The €1 million iCapital first prize was announced at the Web Summit in Lisbon, Portugal on 6 November, with five other European cities receiving runner-up prizes of €100,000.
‘Athens has shown a new dimension to what we mean by innovation. It is not only for the powerful, well-resourced and prosperous cities, it is for everyone,’ said Athens’ mayor Georgios Kaminis, when the award was announced.
Last year’s iCapital winner was Paris, France.
Winner: Athens, Greece
Austerity, economic hardship and being on the frontline of Europe’s refugee crisis have created immense social challenges for the people of Athens.
The city is responding by applying innovation at a social level. For example, a project called Curing the Limbo is connecting the growing refugee population to local citizens, by providing them with affordable living spaces, whilst in return, refugees work for the public benefit and recieve on-the-job training from the University of Athens. The refugees will acquire skills in language learning, psychosocial support and knowledge about their legal rights.
Athens sees itself as a city that has been able to do more with less. It prides itself on the compassion of its inhabitants and sees itself as a pioneer of innovation that will help societies address future challenges.
Runner-up: Aarhus, Denmark
Edged by sandy beaches and pristine forest, Aarhus is Denmark’s fastest growing city. To tackle ensuing challenges such as increased traffic and weakened social cohesion, it established the Aarhus Goals as a blueprint for growth, which include targets to create 4,000 new jobs annually and become carbon neutral by 2030.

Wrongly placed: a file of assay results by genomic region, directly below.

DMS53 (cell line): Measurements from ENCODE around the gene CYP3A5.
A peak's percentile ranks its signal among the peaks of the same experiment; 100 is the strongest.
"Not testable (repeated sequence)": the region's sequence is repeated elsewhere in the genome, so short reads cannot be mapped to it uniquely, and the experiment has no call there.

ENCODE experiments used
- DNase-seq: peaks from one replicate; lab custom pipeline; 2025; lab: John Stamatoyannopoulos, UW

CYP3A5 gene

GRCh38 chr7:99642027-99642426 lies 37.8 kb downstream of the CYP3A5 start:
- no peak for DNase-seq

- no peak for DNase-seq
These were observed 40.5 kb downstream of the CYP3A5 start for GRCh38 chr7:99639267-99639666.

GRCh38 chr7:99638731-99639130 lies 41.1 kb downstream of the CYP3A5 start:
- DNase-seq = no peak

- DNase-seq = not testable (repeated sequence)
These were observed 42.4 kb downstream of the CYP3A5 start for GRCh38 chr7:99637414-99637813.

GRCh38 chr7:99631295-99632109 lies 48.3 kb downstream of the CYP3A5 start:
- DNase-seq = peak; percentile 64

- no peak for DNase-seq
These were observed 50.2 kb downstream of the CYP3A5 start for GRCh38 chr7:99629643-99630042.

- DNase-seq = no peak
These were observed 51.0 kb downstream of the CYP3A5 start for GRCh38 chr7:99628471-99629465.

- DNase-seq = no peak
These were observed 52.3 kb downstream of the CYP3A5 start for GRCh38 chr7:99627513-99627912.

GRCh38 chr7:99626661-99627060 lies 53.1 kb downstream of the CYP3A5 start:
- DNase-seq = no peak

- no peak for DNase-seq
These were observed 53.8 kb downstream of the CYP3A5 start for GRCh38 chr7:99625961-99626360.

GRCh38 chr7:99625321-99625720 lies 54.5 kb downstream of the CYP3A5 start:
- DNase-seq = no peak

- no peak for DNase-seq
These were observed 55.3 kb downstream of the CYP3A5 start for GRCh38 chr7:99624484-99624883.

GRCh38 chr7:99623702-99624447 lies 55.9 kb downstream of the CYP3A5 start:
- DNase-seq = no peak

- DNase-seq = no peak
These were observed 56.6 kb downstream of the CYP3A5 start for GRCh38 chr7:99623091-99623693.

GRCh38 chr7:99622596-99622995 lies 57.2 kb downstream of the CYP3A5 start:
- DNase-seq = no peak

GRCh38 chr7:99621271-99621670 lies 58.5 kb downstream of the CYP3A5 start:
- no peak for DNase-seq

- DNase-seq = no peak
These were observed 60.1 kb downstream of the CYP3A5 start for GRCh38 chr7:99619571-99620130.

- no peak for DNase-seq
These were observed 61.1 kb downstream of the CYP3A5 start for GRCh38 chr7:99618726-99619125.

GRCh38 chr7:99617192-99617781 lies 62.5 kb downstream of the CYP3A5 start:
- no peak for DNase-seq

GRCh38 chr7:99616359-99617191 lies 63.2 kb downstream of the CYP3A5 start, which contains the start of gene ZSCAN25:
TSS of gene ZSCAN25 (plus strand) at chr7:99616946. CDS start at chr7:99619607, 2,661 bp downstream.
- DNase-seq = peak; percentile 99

Aarhus uses a network of 130 Bluetooth sensors to tackle traffic congestion and reduce fuel consumption. The sensors collect data from devices on board vehicles, such as smartphones, in monitored areas where it is then uploaded and stored in the cloud to be analysed by traffic strategists. It has also provided open access to a large amount of data from Danish institutions and companies so that it can be used to create digital services on topics including recycling, traffic and sports.
The physical city is changing too. The university and trade hub are working on projects to improve public transportation and renovate the harbour to create new homes, whilst an abandoned central railroad depot has become a cultural and entrepreneurial hotspot.
Runner-up: Leuven, Belgium
Leuven is a magnet for students, talent and innovation, sporting one of the top ranked universities in the world, as well as Europe’s largest independent nanoelectronics research centre. In 2018, KU Leuven topped the list for the third year in a row on Reuters’ ranking of Europe’s most innovative universities.
Leuven embraces collaboration, leading to the creation of the Leuven MindGate, a network of civil societies, government, industry and academia which was set up in 2016 to position the region internationally as a top destination in health, high-tech and creativity. It also encourages cross-pollination of ideas for the benefit of local companies. Another initiative, Leuven 2030, is a collective of 100 organisations committed to make the city carbon neutral by the end of the next decade.
Runner-up: Hamburg, Germany
Connect, collaborate and create are the principles which drive the German city’s approach to innovation. Hamburg is a trading hub that fosters future-thinking industries from life sciences and fintech, to speeding up applying medical research for major public health issues such as antibiotic resistance. It also boasts the third largest civil aviation site in the world where research from aircraft design to recycling is carried out.